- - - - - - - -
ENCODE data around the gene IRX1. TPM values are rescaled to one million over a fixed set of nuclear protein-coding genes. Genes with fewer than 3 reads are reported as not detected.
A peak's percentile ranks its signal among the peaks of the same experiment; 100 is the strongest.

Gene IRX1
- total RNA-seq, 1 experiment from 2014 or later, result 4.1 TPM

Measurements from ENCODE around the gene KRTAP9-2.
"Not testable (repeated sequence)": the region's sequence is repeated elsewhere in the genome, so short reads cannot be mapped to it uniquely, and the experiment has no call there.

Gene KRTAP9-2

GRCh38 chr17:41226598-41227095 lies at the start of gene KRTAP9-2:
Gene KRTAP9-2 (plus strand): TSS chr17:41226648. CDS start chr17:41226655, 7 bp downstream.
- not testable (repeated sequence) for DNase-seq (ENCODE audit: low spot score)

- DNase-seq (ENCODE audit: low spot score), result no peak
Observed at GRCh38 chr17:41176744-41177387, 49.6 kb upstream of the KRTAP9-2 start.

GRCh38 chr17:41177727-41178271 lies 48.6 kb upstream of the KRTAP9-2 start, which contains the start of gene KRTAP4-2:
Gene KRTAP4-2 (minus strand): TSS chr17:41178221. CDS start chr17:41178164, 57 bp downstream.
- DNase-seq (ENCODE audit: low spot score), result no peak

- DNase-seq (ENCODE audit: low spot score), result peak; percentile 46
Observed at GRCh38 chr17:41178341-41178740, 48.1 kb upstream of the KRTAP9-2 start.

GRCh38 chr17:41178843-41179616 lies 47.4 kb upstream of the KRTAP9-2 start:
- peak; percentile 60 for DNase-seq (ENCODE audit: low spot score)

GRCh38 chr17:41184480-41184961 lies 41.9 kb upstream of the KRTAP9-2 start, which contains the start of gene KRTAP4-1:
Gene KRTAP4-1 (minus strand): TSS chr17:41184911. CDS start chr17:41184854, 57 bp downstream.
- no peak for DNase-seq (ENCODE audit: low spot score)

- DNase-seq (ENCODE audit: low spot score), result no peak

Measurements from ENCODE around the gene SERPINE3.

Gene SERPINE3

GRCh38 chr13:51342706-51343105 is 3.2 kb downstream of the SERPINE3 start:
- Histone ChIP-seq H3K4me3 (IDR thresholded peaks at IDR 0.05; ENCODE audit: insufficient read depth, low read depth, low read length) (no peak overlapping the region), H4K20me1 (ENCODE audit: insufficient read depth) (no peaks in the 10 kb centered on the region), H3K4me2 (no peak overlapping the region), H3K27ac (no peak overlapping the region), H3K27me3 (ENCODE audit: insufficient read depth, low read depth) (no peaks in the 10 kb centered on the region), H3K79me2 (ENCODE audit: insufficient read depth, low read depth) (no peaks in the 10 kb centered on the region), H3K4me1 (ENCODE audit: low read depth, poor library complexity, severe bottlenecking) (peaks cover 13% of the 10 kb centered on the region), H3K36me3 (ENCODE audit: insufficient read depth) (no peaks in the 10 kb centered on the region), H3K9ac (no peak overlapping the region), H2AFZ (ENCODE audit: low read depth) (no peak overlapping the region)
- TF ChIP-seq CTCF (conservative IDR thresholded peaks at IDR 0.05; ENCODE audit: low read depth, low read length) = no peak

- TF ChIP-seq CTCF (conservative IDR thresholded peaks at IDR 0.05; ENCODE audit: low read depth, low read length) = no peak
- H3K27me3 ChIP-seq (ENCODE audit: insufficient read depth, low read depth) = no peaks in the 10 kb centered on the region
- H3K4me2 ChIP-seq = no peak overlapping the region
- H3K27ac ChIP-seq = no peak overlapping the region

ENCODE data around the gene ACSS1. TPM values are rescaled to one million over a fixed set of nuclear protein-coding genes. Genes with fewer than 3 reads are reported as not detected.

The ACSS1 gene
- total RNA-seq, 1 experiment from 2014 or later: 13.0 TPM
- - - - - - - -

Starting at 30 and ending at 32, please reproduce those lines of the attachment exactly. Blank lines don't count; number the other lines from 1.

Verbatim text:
- H3K27me3 ChIP-seq (ENCODE audit: insufficient read depth, low read depth) = no peaks in the 10 kb centered on the region
- H3K4me2 ChIP-seq = no peak overlapping the region
- H3K27ac ChIP-seq = no peak overlapping the region